EO: Yes, it’s a good question, I’ve been puzzling about that myself. I think it came to him as something immensely refreshing to discover Hafiz and the whole realm of Hafiz’s tropes and themes, combined with this relationship with Marianne. But there’s a feeling in the energy of the language and the musicality, and the love poems.
CR: A real passion for life at least. He’s certainly not world-weary.
EO: No, but it’s interesting that he progresses from this initial relationship where it’s like a duet, into this renunciation where he leaves her, and then it becomes more transcendental – that last poem in the book of Suleika is rather like a hymn. But I always felt that there was something a little self-conscious about it, as if the relationship had a certain course to follow, a poetic structure, they had to part. And she seems to have known that too. You sense that they’re sort of playing a script in a way.
CR: I’m interested in how you personally first stumbled upon Goethe’s work and how you felt about it and how you feel about it now you’ve worked on it so arduously?(!)
EO: Well I knew it through individual poems and through songs. I had mixed feelings about it to be honest with you, because the poetry varies considerably, I mean there’s some really unbelievably great things, and there’s also some that are clearly occasional poems. They’re always masterful but they’re not necessarily moving. But you have to take them as a whole. When I saw them as a totality I realised that that was part of its charm – this kind of variation of tone and feeling. I mean he was having fun – he was having a ball!
CR: He was playing!
EO: That’s right, and I think that’s what gives it its – maybe I shouldn’t say youthfulness – but exuberance, he talks about it, its übermut, or boisterousness.
CR: There’s a line in the first chapter of the Divan, the Book of the Singer, that says “Poetry is boisterousness” – I really like that, it stuck in my mind.
EO: Yes, I wasn’t sure about using that word but I’m glad you liked it. He was having a lot of fun. He was able to use all this stuff he’d been studying for years, and do it in a way that wasn’t just pedantic or academic but with a rush of emotion. I haven’t read all of the literature but I don’t think anyone has really done justice to the originality of it.
CR: At the end of his “Notes and Essays for a Better Understanding of the West-Eastern Divan” Goethe expresses a hope that in the future a new divan of sorts will be attempted. I think he probably meant another attempt by himself but obviously he didn’t get around to that. What do you think he would have made of Gingko’s A New Divan 200 years on?
EO: Oh I think he would have been very pleased. I don’t think he actually envisaged anything like that, with a variety of poets from different backgrounds, but I’m sure he would have liked it. To be honest I was a little dubious when I first heard about the project but I think it worked out well. It was a brilliant idea to have English language poets do the translations rather than their own original poems. They did well I think!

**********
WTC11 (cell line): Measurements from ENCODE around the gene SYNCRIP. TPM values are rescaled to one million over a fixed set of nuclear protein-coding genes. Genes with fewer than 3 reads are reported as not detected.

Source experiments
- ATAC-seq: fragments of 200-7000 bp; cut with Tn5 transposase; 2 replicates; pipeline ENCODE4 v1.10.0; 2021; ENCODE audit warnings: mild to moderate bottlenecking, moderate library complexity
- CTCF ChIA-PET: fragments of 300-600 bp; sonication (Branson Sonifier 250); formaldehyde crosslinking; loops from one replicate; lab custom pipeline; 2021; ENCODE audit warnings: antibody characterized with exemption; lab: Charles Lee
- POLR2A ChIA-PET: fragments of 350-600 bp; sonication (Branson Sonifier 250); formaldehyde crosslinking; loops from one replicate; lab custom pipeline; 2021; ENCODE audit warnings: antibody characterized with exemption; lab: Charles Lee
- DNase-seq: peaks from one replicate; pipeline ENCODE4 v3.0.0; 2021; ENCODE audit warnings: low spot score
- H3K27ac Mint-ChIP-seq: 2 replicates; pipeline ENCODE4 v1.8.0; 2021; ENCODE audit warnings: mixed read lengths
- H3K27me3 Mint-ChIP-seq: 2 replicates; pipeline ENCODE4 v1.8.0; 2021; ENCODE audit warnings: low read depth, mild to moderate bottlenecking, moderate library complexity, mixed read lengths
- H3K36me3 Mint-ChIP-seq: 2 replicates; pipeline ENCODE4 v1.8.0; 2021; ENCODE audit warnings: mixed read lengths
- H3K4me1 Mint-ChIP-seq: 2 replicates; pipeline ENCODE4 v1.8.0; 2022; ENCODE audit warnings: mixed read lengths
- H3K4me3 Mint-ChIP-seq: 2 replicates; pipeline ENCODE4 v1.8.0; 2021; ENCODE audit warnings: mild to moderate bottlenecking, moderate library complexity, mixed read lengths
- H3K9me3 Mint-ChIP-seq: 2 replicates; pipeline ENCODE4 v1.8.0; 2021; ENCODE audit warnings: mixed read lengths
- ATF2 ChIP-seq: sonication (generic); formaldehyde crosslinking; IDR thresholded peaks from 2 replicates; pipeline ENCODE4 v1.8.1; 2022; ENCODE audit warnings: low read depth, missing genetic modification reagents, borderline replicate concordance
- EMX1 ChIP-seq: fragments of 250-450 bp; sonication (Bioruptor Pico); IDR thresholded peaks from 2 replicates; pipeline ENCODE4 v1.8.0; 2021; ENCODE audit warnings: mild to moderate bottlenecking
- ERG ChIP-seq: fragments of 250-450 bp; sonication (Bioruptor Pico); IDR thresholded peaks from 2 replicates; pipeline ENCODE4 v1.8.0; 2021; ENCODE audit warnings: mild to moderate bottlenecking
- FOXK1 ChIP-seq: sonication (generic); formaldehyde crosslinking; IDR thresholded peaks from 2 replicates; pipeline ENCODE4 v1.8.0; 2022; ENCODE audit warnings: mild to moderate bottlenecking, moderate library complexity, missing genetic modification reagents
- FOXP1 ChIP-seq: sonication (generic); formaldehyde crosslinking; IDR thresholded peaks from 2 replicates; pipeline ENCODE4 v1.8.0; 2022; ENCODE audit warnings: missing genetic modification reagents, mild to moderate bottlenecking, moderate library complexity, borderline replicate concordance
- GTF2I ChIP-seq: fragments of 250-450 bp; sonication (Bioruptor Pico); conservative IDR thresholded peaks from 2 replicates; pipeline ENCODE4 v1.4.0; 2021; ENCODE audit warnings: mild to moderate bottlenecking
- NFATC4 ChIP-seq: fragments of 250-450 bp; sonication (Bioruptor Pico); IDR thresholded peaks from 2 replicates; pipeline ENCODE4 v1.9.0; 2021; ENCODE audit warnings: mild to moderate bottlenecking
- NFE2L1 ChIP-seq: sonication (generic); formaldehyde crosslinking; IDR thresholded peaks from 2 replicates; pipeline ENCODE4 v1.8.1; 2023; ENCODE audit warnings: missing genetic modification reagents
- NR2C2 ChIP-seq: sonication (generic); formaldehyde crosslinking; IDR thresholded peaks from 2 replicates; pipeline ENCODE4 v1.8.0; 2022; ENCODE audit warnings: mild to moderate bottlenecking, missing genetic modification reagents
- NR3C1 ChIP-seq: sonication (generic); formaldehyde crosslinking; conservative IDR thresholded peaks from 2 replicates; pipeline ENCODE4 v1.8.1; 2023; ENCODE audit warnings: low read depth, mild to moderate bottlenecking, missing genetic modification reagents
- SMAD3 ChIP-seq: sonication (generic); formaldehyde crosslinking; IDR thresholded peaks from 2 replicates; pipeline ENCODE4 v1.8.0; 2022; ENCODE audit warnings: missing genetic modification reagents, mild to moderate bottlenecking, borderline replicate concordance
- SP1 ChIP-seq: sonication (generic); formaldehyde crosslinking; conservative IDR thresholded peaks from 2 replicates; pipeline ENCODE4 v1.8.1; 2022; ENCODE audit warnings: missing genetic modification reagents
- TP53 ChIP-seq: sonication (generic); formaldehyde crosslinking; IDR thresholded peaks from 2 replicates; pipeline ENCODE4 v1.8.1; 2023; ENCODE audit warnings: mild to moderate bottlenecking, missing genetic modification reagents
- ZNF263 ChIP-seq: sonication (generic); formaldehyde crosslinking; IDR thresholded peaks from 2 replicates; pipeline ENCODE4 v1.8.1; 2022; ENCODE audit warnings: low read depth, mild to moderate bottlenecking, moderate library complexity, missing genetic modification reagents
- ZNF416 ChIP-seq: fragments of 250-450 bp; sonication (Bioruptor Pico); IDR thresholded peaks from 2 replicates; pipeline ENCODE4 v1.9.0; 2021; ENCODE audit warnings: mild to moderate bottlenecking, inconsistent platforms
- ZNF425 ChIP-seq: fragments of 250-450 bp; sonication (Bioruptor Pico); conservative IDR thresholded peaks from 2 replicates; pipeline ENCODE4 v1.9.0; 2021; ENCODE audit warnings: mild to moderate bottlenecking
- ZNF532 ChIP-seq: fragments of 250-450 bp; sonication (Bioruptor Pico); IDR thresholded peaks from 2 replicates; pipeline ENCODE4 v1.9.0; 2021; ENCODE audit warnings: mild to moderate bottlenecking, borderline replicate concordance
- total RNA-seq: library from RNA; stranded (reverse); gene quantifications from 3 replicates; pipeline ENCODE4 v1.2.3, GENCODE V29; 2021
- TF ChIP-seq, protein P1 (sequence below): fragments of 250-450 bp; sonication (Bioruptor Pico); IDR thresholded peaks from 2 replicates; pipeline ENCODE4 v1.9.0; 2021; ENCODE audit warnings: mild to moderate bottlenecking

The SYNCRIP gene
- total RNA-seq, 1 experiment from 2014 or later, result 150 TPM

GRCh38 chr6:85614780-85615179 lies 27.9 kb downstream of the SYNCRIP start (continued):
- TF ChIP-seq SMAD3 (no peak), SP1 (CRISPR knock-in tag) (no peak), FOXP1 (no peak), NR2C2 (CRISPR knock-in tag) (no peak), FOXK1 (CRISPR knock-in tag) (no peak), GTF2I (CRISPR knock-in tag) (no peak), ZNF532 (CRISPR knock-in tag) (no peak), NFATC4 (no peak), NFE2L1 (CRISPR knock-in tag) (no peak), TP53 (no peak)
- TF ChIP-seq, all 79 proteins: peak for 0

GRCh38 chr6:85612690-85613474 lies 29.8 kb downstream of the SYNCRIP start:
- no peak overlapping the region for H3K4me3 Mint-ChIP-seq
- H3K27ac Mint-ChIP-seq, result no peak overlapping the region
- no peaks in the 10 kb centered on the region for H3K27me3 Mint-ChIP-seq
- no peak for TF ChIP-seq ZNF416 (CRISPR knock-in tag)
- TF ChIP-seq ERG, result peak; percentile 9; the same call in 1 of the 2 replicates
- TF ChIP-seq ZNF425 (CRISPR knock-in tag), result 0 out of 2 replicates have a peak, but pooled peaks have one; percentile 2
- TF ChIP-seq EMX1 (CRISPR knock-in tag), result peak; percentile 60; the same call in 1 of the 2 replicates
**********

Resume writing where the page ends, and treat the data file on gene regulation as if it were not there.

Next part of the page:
CR: But this method of translating poetry via a bridge or literal translator is not always popular. Lots of people take issue with the idea that literal translators aren’t somehow creative enough to translate the original texts on their own, and don’t feel that the poet rendering the poem in the second language should be credited as a “translator” without having knowledge of the original language.
EO: I’m not sure I agree. I mean some very good translations have been done in that way. I’ve done them myself, with my wife, from the Czech. I think one problem would be if you couldn’t actually hear the poem in the original language. I would be reluctant to do it without being able to hear it.
CR: In her essay in A New Divan Sibylle Wentker writes how it was only when Hammer Purgstall heard the Persian out loud that he was inspired to translate it…
EO: Well yes, it’s essential. Did Goethe ever hear Arabic or Persian out loud? I’d like to know. I don’t know how many speakers of Arabic or Persian Goethe ever encountered.
CR: And he certainly never went to that part of the world.
EO: Oh no. Well he didn’t need to. It was “his Orient”…
CR: I always find it interesting how in the German-speaking world everyone has heard of Goethe’s West-Eastern Divan and when they hear that we as a charity are called Gingko they immediately make the connection, whereas in the English-speaking world they don’t generally know it at all.
EO: It’s a nice poem, the “Gingko Biloba”. Very difficult to translate.
CR: It strikes me that you were in a very unique position to work on this translation with not only your mastery of Arabic and Persian and German, but also being a poet in your own right.
EO: Well I thought that’s what I could bring to it.
CR: Given that you’re a poet yourself, I’m interested in how Goethe’s ideas of dialogue between East and West and your studies of the Arab and Persianate worlds have influenced your own poetry.
EO: It influenced me a lot but in quite indirect ways at first. I was intrigued from the very beginning by the rich sounds of Arabic poetry, Arabic seems to have such a wide phonic palette, which may have lead me to some excesses in my own poetry using unusual sound patterns, but I kept it very separate from my academic work for a long time, until I wrote a book called Araby where I tried to bring it together and use the material I knew in a poetic form. I think it worked.
CR: What was the response to that collection?
EO: It came out just before 9/11 and I think it probably wasn’t a time when people were particularly sympathetic to Arabic culture. So it didn’t seem to me to have much of an echo, maybe because it was too strange, I don’t know, but I was pleased for myself, because for so long I’d kept these two things so separate. It’s a mixed thing to announce that you write poetry in an academic setting. Since then I haven’t tried to combine those worlds again, but I was happy to have tried, because it seems to be a little superficial to try to keep them separate.
Click here to learn more about Eric Ormsby’s new translation of Goethe’s West-Eastern Divan.